After over a week of playing around with the HDX 1000 Media Player, I am convinced that this is a great device to have especially if you’re mostly watching downloadable shows. It has some quirkiness but let me share why I think this media player is worth considering.
The HDX is made of solid aluminum casing with a black, brushed metal finish. The size is enough to fit a single HDD with capacities of up to 1 Terabyte. The design is simple but elegant, yet does not compromise the construction (you’d get the feeling that it can take some heavy stress test and won’t easily break open or damaged). In contrast, what initially turned me off of the Popcorn Hour was that it seemed shabbily made with thin pieces of metal screwed together.
At the front, you’ll see the LED power indicator that turns blue in active mode and red while asleep or suspended. On the left side is a card reader (to plug in your memory card from your camera). At the back-side, there’s power switch and a plethora of ports — S/PDIF optical and coax audio, stereo analog audio, HDMI, composite video, LAN port, 2 USB ports (one being used/connected to the SD card in front) and a USB slave. The outputs are also gold plated for better signal quality/performance.
The USB port accepts external drives, thumb drives while the USB slave can be used to hook it up to your PC so it can read off all the media stored in it.
From the last time I tried the platform, the menu/navigation system was a bit awkward and sluggish. I believe that part was fixed and the system is now very responsive and the movies loads fast. The menu is simple and intuitive — select an attached device (media source), pick the media type you want to view, select the file and then hit play.
I’ve tried hooking up the HDX on a 32″ 720p Samsung HDTV and a 42″ 1080i Toshiba LCD TV with great results. Video output quality is top notch and there are no noticeable MPEG artifacts when playing the MKV movies that came with the 1TB hard drive. And while I used the HDMI port for best output quality, I wasn’t able to run it with a Blu-ray player (for comparison) so I settled with Xvid andÂ Matroska movies (the HDX supports a lot of media types, codecs and video containers, half of them I’m not even familiar with).Â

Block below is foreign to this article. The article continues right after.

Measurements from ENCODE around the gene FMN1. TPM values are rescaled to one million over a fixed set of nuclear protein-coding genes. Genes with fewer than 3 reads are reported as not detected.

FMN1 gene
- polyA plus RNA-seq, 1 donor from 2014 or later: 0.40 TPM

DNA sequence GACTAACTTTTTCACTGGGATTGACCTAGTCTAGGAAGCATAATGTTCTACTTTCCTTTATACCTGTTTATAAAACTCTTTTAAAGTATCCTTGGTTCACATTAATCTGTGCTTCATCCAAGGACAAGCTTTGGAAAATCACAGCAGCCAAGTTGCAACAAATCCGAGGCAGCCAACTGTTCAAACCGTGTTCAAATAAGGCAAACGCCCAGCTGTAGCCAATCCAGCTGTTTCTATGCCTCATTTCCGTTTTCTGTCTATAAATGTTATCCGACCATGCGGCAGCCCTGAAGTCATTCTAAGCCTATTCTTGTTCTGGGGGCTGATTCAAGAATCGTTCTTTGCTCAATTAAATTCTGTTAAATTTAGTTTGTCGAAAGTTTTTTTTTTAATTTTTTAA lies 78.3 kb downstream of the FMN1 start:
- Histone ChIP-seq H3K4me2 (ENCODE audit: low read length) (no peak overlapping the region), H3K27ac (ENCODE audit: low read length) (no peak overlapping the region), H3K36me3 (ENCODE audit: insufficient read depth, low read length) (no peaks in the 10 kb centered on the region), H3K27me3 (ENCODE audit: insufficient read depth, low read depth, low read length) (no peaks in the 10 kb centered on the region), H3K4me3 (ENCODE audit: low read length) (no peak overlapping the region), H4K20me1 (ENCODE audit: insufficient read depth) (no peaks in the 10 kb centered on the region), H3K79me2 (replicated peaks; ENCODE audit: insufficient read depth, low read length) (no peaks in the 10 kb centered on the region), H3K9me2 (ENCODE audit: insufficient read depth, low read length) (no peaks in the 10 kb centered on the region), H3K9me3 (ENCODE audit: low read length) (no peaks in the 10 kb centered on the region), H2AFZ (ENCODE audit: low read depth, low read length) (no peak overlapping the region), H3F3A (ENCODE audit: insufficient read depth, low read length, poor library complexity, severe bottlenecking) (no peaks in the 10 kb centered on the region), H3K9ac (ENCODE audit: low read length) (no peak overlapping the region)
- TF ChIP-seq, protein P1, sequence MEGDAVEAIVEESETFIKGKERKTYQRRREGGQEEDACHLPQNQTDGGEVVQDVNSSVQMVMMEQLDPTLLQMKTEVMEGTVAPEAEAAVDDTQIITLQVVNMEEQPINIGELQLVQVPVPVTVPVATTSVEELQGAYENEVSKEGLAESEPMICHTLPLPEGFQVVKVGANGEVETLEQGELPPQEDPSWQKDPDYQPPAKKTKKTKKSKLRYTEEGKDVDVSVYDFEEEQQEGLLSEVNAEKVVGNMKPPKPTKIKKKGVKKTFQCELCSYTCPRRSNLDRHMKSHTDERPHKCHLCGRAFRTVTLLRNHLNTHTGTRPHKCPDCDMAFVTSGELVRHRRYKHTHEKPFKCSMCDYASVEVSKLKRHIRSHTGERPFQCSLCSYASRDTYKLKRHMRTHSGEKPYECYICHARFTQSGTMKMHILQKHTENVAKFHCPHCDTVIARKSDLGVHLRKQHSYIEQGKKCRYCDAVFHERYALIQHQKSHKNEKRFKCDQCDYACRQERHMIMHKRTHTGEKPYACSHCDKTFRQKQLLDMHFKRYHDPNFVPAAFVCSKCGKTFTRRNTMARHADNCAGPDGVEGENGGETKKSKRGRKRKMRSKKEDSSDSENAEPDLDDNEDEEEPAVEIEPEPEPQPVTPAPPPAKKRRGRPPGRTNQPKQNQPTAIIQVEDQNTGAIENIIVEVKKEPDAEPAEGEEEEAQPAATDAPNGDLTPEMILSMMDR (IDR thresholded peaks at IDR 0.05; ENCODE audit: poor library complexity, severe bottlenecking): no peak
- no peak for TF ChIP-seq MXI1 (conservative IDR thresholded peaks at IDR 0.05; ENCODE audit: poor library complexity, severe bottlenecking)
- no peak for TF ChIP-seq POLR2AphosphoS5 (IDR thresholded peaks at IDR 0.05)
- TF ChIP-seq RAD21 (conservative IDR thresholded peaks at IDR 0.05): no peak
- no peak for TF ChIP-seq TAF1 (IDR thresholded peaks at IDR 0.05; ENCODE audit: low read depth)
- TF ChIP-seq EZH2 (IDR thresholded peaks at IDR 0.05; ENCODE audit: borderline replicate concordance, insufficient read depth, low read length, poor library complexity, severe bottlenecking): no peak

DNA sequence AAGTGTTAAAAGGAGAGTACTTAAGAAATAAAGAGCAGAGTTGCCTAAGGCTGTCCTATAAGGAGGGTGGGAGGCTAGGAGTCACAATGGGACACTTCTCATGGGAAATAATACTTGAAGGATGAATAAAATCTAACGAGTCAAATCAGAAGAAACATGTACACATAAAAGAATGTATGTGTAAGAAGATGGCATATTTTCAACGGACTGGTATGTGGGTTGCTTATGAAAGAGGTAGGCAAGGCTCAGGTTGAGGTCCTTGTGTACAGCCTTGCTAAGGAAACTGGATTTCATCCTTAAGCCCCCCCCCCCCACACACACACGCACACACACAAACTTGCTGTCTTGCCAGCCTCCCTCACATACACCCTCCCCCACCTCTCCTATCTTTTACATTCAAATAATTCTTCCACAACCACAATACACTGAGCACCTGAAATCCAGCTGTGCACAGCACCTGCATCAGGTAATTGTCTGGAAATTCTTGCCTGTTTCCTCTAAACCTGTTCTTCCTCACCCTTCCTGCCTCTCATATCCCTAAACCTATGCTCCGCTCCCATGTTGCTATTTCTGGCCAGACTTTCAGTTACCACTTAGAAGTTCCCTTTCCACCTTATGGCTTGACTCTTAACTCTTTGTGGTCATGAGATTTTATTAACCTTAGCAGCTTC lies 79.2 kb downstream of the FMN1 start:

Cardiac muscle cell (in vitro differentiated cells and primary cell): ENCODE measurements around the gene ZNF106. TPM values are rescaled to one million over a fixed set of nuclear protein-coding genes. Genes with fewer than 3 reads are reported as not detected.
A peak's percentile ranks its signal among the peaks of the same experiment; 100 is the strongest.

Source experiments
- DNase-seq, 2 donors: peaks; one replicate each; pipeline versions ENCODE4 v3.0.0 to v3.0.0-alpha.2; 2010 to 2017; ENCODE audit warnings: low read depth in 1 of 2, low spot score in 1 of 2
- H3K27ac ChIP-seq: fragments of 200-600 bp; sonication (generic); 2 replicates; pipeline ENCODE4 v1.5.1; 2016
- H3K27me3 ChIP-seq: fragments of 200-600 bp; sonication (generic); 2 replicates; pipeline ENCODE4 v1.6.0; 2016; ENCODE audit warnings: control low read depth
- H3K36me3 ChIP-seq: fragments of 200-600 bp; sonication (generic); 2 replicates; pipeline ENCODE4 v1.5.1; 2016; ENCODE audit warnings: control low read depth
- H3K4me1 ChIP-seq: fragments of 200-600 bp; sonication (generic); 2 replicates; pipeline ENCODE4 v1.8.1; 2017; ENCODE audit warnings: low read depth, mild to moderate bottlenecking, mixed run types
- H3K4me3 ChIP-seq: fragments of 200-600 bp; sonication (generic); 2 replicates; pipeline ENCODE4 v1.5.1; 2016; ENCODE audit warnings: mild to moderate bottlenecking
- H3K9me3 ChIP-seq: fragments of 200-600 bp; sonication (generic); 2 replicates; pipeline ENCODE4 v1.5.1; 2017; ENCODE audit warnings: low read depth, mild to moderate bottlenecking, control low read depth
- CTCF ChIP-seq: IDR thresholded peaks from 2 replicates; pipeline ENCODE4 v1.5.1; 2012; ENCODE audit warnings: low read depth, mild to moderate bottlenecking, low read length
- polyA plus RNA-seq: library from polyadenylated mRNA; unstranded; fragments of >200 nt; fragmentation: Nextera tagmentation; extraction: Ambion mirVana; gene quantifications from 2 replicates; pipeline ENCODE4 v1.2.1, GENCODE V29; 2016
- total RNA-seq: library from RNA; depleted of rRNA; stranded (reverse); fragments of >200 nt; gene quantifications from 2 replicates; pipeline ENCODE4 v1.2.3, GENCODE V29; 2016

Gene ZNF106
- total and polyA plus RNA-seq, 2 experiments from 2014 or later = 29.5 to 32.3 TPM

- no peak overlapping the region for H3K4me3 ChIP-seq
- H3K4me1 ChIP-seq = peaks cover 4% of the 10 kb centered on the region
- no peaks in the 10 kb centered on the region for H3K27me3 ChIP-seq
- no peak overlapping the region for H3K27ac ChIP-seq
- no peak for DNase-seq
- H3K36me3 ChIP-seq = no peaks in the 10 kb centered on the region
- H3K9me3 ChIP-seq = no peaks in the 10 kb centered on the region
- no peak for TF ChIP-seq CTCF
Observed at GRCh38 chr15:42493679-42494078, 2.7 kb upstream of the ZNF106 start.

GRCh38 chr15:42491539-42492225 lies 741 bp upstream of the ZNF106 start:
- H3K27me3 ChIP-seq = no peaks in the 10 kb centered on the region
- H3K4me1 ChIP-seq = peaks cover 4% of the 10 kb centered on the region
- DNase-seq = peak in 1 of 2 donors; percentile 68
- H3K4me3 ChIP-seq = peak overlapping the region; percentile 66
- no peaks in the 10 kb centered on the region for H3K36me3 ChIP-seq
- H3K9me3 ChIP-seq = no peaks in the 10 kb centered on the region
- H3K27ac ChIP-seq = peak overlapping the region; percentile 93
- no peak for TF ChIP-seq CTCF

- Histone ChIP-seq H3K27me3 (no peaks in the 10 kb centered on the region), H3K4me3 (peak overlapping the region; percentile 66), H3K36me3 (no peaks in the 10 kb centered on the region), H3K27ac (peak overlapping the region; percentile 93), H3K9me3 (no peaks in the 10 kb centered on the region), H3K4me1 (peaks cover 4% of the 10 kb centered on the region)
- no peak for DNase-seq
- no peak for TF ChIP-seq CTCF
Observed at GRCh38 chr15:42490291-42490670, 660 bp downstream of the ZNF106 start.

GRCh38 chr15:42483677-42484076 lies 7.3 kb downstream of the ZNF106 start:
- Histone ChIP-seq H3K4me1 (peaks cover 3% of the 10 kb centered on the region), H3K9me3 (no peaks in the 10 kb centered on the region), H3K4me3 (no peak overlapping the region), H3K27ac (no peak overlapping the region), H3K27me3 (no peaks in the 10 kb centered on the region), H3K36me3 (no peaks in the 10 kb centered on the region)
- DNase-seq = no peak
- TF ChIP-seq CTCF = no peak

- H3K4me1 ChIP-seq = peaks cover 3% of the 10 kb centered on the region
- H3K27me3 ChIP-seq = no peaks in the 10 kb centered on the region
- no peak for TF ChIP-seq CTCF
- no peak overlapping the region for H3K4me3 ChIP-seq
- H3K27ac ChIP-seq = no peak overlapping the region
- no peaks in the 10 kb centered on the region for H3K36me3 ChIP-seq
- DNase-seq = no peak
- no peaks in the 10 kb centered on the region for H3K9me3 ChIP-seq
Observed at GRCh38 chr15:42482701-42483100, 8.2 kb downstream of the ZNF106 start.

While movie load quit fast (3-4 seconds), viewing photos can be a little frustrating. Loading a 500KB photo averages around 7 to 8 seconds while playing an mp3 song takes about 4-5 seconds. The system is obviously not optimized for photo-viewing (I love the way Apple TV does photo slideshows).
The best feature IMO is the Torrent client which allows you to download movies directly into the player. That saves you in electric bills compared to running the torrent downloads from your PC. That doesn’t count the various web services that it supports – YouTube, Veoh, Metacafe, Flickr, Picasa, Shoutcast, CNN News, BBC podcasts among others. Internet connection is drawn from a LAN cable or a WiFi 802.11n USB dongle (a TP-Link Wireless USB, sold separately).
Here’s the clincher though — the HDX 1000 and the Popcorn Hour A-100 has the same hardware platform and firmware Â (full specs here). Both are powered by a Sigma Designs SMP8635 processor designed and manufactured by Syabas. According to the tech specs though, the HDX has 512MB 64-bit internal DDR RAM while the PCH A100 only has 256MB. They even have the same wireless remote controls.
That being said, it all boils down to the minor differences in the details and the design implementation as well as the pricing. Personally, I liked the make and construction of the HDX.
Price – HDX 1000 Networked Media Tank
- without hard disk drive: Php15,900
- with 640 GB Western Digital Caviar Green: Php20,200
- with 1 TB Western Digital Caviar Green: Php22,600
Check out http://www.hdx1080.com.ph for availability.